The Blue Jays finalize their extension with Brandon Morrow

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Yesterday we heard about the Blue Jays and Brandon Morrow nearing a three-year extension. Today it’s final: three years, $20 million with a $10 million team option for 2015. A $1 million buyout makes it a $21 million total commitment.

A gamble? Sure, but not a gigantic one and an average of $7 million a year for three years isn’t much for a guy like him. Yes, Morrow can be erratic and can walk a lot of people, but that stuff and those strikeout rates are the sorts of things that makes images of Randy Johnson dance in teams’ heads.

If he can make a couple of adjustments he’s a top starter, locked up through arbitration and two years of free agency. If he never advances, he’s still useful and gone before he gets way too expensive.

Dodgers activate Adrian Gonzalez

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The Dodgers have reinstated first baseman Adrian Gonzalez from the 60-day disabled list after his recovery from a herniated disc. To make room for him they have optioned Rob Segedin to Triple-A Oklahoma City.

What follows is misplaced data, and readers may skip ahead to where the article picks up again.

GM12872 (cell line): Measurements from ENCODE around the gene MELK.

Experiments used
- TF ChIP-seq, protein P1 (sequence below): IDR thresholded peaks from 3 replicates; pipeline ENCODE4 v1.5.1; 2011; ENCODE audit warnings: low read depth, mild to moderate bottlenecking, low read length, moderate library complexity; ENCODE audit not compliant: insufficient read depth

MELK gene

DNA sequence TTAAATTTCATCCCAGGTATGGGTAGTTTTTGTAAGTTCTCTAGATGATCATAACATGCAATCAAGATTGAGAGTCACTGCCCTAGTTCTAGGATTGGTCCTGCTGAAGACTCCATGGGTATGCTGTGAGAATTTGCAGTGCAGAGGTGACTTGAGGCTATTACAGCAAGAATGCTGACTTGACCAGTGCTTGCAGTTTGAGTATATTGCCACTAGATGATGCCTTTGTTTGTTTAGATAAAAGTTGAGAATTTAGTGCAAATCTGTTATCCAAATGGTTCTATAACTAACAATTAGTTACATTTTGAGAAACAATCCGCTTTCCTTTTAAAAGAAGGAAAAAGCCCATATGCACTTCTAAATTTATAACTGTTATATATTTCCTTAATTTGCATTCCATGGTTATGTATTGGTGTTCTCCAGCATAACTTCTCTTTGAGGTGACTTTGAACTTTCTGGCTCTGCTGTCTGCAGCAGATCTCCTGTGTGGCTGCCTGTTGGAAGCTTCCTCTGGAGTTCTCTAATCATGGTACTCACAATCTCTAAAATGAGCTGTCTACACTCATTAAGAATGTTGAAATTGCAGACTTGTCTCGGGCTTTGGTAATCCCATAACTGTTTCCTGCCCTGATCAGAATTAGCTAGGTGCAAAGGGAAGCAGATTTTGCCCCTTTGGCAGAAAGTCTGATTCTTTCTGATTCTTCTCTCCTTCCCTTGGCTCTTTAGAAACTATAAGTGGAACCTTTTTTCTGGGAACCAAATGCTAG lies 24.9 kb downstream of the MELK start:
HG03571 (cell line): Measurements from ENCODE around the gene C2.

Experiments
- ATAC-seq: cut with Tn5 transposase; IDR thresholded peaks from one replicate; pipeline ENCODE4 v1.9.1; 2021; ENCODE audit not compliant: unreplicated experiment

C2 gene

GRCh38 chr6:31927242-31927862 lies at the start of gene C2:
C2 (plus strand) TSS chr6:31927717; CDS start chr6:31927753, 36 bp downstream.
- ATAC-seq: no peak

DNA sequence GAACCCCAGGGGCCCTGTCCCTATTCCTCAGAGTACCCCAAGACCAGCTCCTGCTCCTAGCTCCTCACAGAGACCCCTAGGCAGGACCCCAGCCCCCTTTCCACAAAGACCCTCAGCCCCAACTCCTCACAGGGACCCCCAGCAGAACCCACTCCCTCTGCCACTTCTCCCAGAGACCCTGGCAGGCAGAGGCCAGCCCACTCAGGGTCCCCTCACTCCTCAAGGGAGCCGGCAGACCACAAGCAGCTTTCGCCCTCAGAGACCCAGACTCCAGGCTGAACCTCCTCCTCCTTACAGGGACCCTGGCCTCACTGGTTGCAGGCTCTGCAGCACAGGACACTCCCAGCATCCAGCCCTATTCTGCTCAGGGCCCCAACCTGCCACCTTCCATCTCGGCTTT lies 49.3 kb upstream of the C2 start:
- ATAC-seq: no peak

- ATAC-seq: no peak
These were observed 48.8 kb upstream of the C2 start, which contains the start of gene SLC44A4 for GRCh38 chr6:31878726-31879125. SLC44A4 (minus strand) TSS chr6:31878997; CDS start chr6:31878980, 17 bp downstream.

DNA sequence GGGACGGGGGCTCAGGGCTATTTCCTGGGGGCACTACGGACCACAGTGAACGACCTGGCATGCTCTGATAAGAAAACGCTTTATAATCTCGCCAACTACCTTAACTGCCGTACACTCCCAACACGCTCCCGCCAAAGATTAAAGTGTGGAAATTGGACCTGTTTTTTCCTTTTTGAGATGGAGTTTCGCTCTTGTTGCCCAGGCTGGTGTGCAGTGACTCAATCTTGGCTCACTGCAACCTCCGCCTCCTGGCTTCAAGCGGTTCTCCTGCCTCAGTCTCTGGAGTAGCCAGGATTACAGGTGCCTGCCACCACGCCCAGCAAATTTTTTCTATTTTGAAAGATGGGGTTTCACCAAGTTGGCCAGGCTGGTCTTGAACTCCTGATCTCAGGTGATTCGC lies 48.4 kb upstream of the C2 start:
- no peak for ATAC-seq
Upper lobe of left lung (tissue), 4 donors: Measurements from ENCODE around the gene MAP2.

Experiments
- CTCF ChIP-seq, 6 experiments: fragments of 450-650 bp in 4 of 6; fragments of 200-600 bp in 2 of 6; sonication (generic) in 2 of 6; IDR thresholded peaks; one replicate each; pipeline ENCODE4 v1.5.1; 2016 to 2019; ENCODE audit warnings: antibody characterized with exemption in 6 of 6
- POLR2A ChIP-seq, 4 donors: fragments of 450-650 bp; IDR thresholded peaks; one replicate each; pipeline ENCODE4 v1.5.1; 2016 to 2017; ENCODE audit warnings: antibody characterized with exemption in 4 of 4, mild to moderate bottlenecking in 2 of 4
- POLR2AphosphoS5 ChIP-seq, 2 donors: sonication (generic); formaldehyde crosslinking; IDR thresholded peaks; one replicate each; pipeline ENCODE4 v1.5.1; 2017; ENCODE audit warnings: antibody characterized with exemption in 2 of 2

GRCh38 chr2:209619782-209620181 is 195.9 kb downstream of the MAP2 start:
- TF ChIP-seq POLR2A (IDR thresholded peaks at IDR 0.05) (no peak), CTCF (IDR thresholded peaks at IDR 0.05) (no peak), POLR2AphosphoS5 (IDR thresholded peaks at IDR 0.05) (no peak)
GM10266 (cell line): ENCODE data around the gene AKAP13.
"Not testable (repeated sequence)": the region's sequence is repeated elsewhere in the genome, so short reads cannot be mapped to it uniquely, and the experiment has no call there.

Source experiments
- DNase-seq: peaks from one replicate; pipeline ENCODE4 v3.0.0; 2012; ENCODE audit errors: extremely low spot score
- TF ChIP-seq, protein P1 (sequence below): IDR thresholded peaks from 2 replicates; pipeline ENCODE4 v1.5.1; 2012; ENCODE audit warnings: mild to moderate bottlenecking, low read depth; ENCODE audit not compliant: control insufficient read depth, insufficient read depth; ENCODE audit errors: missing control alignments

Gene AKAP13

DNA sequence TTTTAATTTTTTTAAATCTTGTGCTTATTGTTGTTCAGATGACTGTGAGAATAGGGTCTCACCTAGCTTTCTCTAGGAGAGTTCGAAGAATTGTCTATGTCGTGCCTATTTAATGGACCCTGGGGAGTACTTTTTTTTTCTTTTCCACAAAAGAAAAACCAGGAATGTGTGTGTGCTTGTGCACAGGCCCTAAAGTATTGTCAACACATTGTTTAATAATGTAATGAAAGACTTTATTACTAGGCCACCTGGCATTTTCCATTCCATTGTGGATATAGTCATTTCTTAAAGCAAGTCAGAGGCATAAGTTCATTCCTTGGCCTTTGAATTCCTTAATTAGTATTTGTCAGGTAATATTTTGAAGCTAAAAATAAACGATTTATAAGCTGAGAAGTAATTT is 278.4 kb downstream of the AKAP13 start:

Gonzalez last played on June 11. Since then the Dodgers have gone an astounding 46-9, with shoe-in rookie of the year candidate Cody Bellinger handling first base duties and posting a .978 OPS. When Gonzalez went down he was hitting .255/.304/.339 and only one homer in 49 games.

It’ll be interesting to see what kind of playing time he gets going forward. The Dodgers, of course, have a comfortable lead in the NL West, so they could afford to allow Gonzalez to play a good bit to see if his bat sharpens up while simultaneously giving Bellinger, who has never played more than 137 games in a season, a bit of a breather. Beyond that, though, the Dodgers ain’t broke, so it’s hard to see why anyone would want to tinker with things.

Rays activate Kevin Kiermaier

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The Tampa Bay Rays have activated outfielder Kevin Kiermaier from the 60-day disabled list.

Kiermaier, who fractured his hip in early June, is batting leadoff and playing center field in tonight’s game against the Mariners. He was just 3-for-24 on his rehab assignment, but those aren’t usually predictive of anything. He was hitting .258/.329/.408 when he went down. Getting his bat — and, more importantly, his glove — back in the lineup will boost the struggling Rays in their quest for a playoff spot.